Cheap fares can come at a price

Transportation: People without cars or those who hate taking the bus love hacks, those who operate illegal cabs. But both customers and drivers can face risks.

March 24, 2000|By Laurie Willis | Laurie Willis,Sun Staff

On a recent afternoon, Tara Henderson walked up to a stranger outside the Stop Shop and Save at Mondawmin Mall and asked, "You hacking?"

George Shelton nodded yes. Henderson, 21, and two friends followed him to a parked station wagon and hopped in. Ten minutes later, Shelton let them off at Wyndam Court in West Baltimore, pocketing $6.

Scenes such as that are common in Baltimore, where there's no shortage of hacks, those who operate as cabdrivers illegally, targeting areas where public transportation is lacking. Hacks probably won't be seen driving around Roland Park or Guilford, but they saturate many West and East Baltimore neighborhoods.

Hacking requires only owning a car or possessing one for a day. Experience is optional, as are a driver's license and insurance. It doesn't matter whether the car is new or badly in need of brakes, a tuneup and tires.

Some hacks are more serious than others, spending several hours a day transporting people around Baltimore. Others work a few hours here and there, often quitting after making $50 or so. Drug addicts hack, too, picking up a quick $20 for a few rocks of crack or hits of heroin.

Hacking has become more prevalent in the city in recent years, says Baltimore police Capt. Gerard Busnuk. And obvious, based on the way customers flag down drivers.

"I used to work on the streets regularly, and you never used to see it except at grocery stores," Busnuk said. "Drive up Fulton Avenue now and you'll see almost every couple or three blocks people standing with their arms up and their index finger pointing to the ground. As people go by, they'll yell out 'Hack.' It's a sort of informal, underground thing. It's a whole different world out there as far as transportation."

People without cars or those who hate taking the bus love hacks. But they're a cabdriver's nightmare because of the low fares they offer.

Police see them as a nuisance, especially because robberies, carjackings and other crimes -- committed by either customer or driver -- have been associated with hacking.

Law enforcement

A city ordinance against hacking carries a maximum penalty of up to six months in jail and a $500 fine. But there doesn't seem to be much enforcement of the law. At Mondawmin Mall, a sign forbids hacking yet it remains one of the places in the city to catch a hack.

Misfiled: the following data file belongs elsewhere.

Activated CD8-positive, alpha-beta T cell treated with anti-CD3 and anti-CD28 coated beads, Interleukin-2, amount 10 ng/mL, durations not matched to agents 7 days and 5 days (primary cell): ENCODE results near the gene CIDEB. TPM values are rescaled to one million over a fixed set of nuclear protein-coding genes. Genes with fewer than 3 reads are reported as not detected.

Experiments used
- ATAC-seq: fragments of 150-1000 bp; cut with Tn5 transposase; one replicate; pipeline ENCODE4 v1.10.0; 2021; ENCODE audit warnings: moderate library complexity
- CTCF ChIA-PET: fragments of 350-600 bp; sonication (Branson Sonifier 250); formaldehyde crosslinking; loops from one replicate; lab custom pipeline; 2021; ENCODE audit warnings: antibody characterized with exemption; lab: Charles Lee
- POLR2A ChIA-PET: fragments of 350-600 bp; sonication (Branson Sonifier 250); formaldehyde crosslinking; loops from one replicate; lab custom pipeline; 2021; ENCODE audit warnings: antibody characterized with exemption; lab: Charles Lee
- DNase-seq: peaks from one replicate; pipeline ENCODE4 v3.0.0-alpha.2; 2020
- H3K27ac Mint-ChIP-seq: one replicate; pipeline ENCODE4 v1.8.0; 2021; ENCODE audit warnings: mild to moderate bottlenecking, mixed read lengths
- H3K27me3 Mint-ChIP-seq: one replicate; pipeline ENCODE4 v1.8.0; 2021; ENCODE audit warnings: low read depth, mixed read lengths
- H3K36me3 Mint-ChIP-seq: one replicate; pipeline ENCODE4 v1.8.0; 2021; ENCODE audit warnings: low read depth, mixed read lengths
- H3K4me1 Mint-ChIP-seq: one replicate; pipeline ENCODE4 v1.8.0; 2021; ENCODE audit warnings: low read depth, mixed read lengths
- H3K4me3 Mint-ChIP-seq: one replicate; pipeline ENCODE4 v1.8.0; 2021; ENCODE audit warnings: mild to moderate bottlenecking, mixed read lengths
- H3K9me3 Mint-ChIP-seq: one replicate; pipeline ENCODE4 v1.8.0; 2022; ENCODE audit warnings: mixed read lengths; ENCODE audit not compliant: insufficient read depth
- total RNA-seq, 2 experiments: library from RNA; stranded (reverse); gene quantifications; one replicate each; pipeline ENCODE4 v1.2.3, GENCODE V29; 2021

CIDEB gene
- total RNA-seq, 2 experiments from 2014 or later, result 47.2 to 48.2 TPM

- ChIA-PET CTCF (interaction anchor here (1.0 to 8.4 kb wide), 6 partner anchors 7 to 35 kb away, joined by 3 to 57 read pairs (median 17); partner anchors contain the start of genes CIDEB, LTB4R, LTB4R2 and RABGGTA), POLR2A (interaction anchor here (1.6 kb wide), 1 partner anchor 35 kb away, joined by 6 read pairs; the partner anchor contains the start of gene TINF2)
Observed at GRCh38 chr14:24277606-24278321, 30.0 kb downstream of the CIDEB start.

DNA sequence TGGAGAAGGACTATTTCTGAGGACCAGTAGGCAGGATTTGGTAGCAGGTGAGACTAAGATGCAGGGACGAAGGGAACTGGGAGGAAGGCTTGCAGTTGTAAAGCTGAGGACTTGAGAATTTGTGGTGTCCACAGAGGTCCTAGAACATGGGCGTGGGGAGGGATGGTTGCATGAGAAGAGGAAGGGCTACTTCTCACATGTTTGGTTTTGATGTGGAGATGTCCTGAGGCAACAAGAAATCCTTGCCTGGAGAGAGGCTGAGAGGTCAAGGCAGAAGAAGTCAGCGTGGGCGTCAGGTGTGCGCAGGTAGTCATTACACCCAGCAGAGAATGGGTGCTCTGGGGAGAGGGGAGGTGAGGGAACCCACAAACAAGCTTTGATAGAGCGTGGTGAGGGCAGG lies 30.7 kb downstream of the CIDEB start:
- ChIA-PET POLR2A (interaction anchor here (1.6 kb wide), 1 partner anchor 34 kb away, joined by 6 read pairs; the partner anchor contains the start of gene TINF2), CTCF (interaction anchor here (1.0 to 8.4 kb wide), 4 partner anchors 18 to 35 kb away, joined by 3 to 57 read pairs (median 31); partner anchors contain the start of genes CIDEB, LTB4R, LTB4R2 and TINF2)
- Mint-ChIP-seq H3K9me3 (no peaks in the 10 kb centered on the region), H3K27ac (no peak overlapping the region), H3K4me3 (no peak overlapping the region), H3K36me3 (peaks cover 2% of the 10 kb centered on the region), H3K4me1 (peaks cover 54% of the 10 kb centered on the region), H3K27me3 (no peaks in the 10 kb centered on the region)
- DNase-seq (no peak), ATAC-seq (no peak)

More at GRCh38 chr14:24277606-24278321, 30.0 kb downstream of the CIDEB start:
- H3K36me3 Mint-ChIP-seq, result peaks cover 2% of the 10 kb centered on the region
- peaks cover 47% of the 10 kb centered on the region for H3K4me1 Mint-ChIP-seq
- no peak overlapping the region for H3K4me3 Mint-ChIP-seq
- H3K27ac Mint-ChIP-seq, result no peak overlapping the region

"We get cases in court occasionally," said Laura Mullally, chief of the district court division of the state's attorney's office. "But we have to be able to prove that the driver took money to give someone a ride. We see them in court a couple of times a month."

Most of the men and women who hack aren't worried about getting caught. In a city where the number of homicides soars past 300 annually, they figure police have better things to do.

Each hack has his reasons for engaging in the business, and they operate by their own rules.

For example, Shelton, 40, says he doesn't pick up kids unaccompanied by adults. And he'll drive two men around, but not three.

He has been hacking for about four years.

"I was hanging out, doing nothing and I figured what the hell, I might as well make some money," said Shelton, a commercial plumber who works a third-shift job but spends several hours a day driving people around the city. "I use the money to take care of that gas expense and car repairs and have a few extra dollars in my pocket. This way my money from my paycheck goes into the bank."

Some hack because it's their only source of income. Edward Owens, 31, said this week that he is "between jobs" and hacks to help make ends meet.

"I just thought it was a fast way to make a couple of dollars," said Owens, who has hacked off and on for two years. He said that because of his lack of a steady income, he spends several hours a day driving around the city looking for riders.

"Hacking requires discipline, because you have to stay at it to make money at it," Owens said.

"Younger people, especially, think they can just get in your car and do what they want to do and pay what they want to pay. They think because it's not exactly legal they can pay you what they want to pay."

$3 minimum expected

Owens said the least he has been offered for a ride is $2. Most hacks expect a minimum of $3 per fare, and the average fare is about $6.

He said he doesn't consider hacking too dangerous, although he is mindful of the police when he picks up a fare.

Winston, a hack who asked that his last name not be published, learned the hard way how dangerous it can be.

He stopped to pick up two men about four years ago, and just as the car doors opened, two other men appeared and jumped into his Corsica. The men asked to be taken to Laurens and Division streets, and Winston said he nervously drove off.

"When I got them there, I felt something cold and hard behind my left ear," Winston said. "He started nudging and twisting it, and he said, 'All right, Slim. You know what to do.'"

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